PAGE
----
Proactive vs. Reactive Public Relations

Proactive public relations

The Pros and Cons of Proactive vs. Reactive Public Relations

The PR landscape changes every minute of every second. Proactive vs. reactive communication strategies have both positives and negatives, so it’s important for all PR professionals and brands to strike a balance between the two.

Today’s rapid news cycle and changing algorithms make it more challenging to proactively plan ahead, leading to more reactive public relations. For example, when a new hashtag or challenge appears on social media, brands often consider whether it’s worth investing time to develop engaging content, or waiting for the next opportunity. Meanwhile, it’s important to keep in mind that trends come and go, and when there isn’t something actively trending or requiring an urgent response, brands still need regular, evergreen content scheduled and ready to go.

Proactive Public Relations

While reacting to timely news and comments can help boost a brand’s identity quickly, a proactive approach helps a brand build and strengthen its image and credibility. It can also boost thought leadership within an organization and result in more free media placements. By planning ahead and determining the optimal time to launch a product, pitch an article for an upcoming issue or even publish a blog, PR professionals can better predict the outcome and deliver on their promises.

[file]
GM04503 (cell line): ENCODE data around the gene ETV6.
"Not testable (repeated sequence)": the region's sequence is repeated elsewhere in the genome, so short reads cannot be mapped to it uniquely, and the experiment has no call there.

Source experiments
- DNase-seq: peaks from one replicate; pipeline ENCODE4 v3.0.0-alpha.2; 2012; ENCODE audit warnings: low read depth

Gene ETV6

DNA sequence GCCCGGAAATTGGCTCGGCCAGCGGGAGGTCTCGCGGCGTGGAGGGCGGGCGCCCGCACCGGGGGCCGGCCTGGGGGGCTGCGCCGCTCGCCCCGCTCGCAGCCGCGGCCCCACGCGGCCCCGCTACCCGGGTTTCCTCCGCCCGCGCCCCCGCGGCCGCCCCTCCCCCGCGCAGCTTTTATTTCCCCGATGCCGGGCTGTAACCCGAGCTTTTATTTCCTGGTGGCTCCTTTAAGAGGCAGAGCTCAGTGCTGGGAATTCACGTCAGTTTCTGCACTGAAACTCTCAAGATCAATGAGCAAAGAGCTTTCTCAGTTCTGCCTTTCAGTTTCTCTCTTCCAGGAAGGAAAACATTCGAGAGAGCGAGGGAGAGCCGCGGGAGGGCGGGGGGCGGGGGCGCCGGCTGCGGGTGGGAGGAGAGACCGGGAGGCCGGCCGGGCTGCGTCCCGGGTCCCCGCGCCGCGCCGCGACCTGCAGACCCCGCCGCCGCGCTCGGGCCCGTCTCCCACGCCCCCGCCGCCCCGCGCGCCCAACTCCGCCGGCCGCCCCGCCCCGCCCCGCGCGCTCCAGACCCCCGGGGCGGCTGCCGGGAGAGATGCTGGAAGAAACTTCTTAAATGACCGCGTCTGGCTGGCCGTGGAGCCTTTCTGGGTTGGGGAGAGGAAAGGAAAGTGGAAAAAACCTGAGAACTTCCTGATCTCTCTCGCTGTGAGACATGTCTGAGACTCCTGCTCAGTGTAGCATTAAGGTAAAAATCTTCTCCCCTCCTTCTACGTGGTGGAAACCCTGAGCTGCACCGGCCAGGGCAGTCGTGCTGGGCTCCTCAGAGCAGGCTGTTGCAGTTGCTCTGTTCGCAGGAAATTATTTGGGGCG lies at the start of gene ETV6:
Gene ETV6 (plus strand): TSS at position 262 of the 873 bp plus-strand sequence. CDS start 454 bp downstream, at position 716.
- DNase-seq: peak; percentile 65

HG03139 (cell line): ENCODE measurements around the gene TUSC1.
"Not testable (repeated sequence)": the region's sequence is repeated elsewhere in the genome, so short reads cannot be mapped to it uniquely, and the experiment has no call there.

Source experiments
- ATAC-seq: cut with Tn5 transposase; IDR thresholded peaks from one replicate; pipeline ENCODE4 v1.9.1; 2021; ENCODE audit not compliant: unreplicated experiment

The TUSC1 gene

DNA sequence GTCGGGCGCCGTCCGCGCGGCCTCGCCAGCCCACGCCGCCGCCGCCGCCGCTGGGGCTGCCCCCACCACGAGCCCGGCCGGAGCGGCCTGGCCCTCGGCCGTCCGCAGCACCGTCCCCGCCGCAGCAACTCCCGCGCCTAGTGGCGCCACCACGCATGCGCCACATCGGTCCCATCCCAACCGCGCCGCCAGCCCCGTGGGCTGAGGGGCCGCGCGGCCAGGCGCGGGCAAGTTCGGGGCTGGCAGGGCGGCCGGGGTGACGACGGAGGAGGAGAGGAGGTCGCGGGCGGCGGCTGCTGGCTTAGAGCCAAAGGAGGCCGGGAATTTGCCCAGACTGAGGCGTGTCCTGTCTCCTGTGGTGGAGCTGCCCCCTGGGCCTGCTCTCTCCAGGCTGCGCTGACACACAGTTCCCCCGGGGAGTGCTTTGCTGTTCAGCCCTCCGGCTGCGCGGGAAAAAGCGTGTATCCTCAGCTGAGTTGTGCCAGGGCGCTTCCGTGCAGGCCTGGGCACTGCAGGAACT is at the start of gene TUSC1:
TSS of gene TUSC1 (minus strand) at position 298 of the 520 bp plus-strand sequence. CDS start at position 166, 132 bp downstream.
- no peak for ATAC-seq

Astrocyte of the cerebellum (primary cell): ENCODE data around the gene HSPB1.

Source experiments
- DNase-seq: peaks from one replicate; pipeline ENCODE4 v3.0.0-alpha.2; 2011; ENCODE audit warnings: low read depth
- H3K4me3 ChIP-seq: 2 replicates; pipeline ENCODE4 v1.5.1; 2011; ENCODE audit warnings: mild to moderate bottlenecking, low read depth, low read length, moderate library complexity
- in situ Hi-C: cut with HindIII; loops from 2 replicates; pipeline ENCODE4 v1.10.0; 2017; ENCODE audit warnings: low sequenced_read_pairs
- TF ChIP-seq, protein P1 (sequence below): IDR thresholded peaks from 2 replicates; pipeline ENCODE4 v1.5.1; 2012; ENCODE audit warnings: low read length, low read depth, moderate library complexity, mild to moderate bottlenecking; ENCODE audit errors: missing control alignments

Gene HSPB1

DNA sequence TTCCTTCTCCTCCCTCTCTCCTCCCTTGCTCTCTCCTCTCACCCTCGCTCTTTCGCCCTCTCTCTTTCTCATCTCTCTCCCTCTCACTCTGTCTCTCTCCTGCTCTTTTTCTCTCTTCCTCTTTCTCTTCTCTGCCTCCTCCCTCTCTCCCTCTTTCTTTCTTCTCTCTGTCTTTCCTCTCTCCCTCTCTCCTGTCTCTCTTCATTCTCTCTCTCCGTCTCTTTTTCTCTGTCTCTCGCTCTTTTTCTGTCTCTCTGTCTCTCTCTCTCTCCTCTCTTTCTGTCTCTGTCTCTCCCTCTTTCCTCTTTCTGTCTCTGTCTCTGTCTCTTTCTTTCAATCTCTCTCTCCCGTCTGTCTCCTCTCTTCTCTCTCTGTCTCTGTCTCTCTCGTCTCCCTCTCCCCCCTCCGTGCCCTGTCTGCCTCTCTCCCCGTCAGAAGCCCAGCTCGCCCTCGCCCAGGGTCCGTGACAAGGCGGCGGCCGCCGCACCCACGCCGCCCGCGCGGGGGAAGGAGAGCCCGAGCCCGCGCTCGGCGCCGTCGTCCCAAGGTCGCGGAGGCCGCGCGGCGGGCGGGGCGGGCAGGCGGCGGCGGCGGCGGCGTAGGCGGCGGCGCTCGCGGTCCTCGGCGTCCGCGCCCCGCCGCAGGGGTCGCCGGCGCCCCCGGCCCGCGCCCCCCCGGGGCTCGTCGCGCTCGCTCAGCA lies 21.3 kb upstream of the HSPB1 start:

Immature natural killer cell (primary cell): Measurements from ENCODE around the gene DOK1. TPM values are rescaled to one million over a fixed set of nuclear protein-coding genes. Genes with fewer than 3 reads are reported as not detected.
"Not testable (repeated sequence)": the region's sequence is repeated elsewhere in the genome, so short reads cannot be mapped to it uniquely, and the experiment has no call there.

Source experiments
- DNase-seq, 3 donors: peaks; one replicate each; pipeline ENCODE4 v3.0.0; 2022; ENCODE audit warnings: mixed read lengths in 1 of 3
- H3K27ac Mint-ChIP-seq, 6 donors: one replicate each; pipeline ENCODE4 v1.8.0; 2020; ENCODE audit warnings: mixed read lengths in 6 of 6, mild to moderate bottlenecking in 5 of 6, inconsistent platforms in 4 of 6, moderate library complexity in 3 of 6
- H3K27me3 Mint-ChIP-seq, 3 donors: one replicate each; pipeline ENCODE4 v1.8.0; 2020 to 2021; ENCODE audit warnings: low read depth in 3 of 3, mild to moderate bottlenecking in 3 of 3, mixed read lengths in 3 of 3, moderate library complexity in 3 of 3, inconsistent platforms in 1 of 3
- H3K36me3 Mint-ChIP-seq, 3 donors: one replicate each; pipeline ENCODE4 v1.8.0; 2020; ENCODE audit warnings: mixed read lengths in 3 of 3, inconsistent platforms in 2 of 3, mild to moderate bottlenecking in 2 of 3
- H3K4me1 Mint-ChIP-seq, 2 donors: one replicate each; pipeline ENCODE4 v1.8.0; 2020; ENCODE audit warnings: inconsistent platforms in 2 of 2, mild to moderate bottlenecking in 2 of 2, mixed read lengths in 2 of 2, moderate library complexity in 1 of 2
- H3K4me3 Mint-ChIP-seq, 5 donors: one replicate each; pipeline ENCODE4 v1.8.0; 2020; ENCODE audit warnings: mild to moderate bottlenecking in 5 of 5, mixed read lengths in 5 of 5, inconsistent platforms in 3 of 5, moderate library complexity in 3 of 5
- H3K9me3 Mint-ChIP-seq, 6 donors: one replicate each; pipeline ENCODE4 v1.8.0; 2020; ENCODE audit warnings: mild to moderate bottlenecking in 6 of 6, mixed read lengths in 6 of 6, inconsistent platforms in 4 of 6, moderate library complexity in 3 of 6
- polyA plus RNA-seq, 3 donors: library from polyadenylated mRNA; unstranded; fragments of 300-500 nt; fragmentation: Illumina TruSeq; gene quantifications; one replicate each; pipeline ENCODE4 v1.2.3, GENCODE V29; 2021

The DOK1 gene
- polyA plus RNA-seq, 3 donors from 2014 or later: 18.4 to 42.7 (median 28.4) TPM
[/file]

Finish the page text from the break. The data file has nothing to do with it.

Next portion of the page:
Tactics like outreach to the media, planning events and building an online presence can all be categorised under proactive public relations. It can also be helpful when it comes to placing print advertisements or managing social media ads.

Reactive Public Relations

It’s impossible to predict the future, so being ready to jump on a trend or address a negative comment on social media in real time is essential in today’s PR landscape. When the COVID-19 pandemic hit, many companies within the professional cleaning industry relied on their skilled PR and communications teams to develop reliable, accurate information for their customers as well as the public. This reactive approach to the crisis was essential as new findings and guidelines often contradicted previous information.

Reactive PR is often the best tool when it comes to responding to negative and urgent situations, but it can also be helpful in reaching new customers through active and relevant trends.

Which Approach is Best?

Some organizations rely solely on a proactive approach, which means they consistently develop content, regularly seek out media opportunities and keep their audiences informed on the latest products and announcements. However, relying only on this tactic means there’s room for negative reviews or news around the brand to go unattended, leading to frustration from customers and reputational damage. In fact, 60% of customers who complain on social media expect a response within an hour.